Tuesday, October 04, 2016

WW4M: Big Dummy

Big Dummy- finally.
This is another "WW4M" post. That means "What Works For Me" and it may not work for you. So, take that with the following words into consideration.....

Cargo carrying is something that makes your cycling life even more fun and versatile. Big Dummy owners already get this, but if you've never been able to figure out the "why" of some rigs like the Big Dummy, then maybe this post will help out with that. The simple thing to keep in mind though is carrying stuff. Essentially, that's what the Big Dummy is all about.

So, have you ever ridden your bicycle down to the convenience store, bought a sixer, or a gallon of milk, or maybe a bag of chips and a frozen pizza, and tried riding home with any of those things dangling from a plastic sack from your handle bars? It isn't fun, and it is potentially dangerous. Now think about buying all that stuff I mentioned and getting it home. Yeah....... Not happening, so you drive your car. What a hassle! If you had a Big Dummy, you could ride your bike there, go past the park, check out the flowers in the neighborhood, and buy a lemonade from those kids on the corner you always fly past when you are in your car. That's what a Big Dummy is for, ya big dummy! 

Okay, enough about your sedentary lifestyle, (only partially kidding), and on with the traits of this long tailed hauler that are unique. First off, the long back end...... Yeah, about that. You aren't going to be popping wheelies on this rig, (although somewhere I've seen it done), but with a bit of finesse and care, you can pop up that front wheel over curbs and smaller obstacles. I like my big, poofy 2.4" Bontrager XR-1 on the Northpaw rims which make it possible for me to run about 22psi and get a little cush when I do pop up over a curb. That's using the "YesTubes" method, by the way. I haven't gone tubeless yet.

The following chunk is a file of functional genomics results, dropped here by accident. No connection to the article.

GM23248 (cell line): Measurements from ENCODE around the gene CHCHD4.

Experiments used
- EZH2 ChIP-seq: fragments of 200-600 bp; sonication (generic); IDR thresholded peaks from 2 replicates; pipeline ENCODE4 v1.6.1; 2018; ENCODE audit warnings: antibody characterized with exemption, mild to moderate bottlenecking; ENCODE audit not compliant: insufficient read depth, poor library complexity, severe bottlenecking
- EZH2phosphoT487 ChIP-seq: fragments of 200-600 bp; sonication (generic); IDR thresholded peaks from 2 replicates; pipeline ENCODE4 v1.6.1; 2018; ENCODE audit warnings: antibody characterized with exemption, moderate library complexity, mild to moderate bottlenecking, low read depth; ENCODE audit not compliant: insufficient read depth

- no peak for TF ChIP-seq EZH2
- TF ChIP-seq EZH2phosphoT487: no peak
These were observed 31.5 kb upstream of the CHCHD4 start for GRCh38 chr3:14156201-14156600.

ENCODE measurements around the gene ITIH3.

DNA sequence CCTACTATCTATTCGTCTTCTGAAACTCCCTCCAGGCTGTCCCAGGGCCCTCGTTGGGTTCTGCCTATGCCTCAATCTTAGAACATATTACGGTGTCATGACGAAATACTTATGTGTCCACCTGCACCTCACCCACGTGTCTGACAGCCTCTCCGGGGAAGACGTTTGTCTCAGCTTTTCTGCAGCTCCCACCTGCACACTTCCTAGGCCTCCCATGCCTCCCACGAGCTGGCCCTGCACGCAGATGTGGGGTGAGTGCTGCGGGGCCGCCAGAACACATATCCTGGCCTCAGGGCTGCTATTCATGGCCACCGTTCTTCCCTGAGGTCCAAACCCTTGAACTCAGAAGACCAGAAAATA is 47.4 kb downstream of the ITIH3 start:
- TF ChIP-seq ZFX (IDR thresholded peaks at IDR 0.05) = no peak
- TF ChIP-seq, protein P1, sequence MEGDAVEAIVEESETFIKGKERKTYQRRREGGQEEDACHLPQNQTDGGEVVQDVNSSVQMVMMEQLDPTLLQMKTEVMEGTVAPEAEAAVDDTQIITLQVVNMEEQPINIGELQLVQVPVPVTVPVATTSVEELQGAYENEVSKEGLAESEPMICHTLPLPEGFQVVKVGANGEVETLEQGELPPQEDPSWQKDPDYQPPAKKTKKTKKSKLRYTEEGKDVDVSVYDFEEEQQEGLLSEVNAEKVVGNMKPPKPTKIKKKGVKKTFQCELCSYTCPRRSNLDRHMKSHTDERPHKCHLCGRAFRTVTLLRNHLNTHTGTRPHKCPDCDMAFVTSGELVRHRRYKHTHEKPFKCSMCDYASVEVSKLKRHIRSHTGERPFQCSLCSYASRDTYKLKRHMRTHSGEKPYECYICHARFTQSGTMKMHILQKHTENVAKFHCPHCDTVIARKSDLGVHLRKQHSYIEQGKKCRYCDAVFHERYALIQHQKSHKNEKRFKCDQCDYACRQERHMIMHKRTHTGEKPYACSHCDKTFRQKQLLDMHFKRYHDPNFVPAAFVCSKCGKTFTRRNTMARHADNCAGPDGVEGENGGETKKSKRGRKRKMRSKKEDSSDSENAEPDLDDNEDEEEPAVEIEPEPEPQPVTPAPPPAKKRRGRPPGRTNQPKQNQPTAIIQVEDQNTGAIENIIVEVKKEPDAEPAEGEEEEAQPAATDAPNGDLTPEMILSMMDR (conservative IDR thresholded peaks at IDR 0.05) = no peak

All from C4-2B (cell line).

A key to making this work- The Paul Components Tall & Handsome seat post.
 I've spoken to a few other Big Dummy owners and they seem to agree with me that the Big Dummy has a short reach. or in old mtb jargon- a short top tube. This seems to call out for a set back seat post, or maybe even sizing up on the frame. I have a Large and I am sure I could have gone with an XL, since these have copious stand over height. 

Well, I ended up with a Large and I also decided to use a Brooks B-17 I had. Double whammy bad deal there for getting your set back on the saddle right. So, my answer came in the form of the excellently made, but very spendy Paul Components Tall & Handsome seat post.  It gets that Brooks where it belongs and it is a really nice seat post. Even the black anodization seems somehow richer than ordinary posts you see every where. Well, that's hard to portray in words, so you'll just have to take my word for that.